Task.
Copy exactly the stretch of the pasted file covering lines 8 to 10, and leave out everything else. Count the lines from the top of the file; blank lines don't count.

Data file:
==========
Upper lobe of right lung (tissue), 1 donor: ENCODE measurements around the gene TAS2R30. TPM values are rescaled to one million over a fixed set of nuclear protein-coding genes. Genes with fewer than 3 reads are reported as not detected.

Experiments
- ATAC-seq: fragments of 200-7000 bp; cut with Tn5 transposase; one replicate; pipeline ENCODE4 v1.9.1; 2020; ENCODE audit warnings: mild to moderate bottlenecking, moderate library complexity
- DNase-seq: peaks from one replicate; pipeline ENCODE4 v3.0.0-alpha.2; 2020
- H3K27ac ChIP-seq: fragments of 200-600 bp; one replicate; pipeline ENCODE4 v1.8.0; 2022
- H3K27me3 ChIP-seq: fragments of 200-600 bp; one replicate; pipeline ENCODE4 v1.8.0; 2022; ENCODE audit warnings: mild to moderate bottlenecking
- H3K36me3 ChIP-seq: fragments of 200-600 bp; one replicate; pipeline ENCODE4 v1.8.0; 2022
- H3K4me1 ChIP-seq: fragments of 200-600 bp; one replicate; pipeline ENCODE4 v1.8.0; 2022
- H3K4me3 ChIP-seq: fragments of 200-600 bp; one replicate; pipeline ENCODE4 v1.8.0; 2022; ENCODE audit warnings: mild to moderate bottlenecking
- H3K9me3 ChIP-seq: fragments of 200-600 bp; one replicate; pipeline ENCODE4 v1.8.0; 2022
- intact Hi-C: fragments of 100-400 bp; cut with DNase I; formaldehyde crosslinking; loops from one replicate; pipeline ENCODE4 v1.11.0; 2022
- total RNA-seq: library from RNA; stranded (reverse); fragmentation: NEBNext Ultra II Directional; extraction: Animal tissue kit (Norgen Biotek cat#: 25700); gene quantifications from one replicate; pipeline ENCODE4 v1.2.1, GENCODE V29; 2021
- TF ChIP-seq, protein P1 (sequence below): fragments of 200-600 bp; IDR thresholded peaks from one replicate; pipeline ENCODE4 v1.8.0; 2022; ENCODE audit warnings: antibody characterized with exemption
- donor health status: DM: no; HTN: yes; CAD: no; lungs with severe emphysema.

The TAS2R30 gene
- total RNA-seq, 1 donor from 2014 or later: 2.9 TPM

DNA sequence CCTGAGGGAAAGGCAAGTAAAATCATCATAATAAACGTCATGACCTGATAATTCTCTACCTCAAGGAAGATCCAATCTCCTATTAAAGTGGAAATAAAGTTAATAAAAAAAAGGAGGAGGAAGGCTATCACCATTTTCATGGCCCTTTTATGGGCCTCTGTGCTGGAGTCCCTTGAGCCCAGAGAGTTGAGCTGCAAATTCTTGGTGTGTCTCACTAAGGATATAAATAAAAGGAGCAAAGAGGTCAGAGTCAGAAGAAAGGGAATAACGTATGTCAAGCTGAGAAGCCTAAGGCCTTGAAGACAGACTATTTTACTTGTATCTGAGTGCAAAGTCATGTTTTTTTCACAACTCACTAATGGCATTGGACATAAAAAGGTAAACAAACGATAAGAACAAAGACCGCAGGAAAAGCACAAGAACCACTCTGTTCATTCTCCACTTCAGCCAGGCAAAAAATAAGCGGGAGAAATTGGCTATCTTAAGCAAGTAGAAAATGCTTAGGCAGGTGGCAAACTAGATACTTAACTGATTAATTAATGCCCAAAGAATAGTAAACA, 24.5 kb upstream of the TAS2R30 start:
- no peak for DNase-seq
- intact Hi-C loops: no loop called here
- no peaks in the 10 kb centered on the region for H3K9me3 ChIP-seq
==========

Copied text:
- H3K4me1 ChIP-seq: fragments of 200-600 bp; one replicate; pipeline ENCODE4 v1.8.0; 2022
- H3K4me3 ChIP-seq: fragments of 200-600 bp; one replicate; pipeline ENCODE4 v1.8.0; 2022; ENCODE audit warnings: mild to moderate bottlenecking
- H3K9me3 ChIP-seq: fragments of 200-600 bp; one replicate; pipeline ENCODE4 v1.8.0; 2022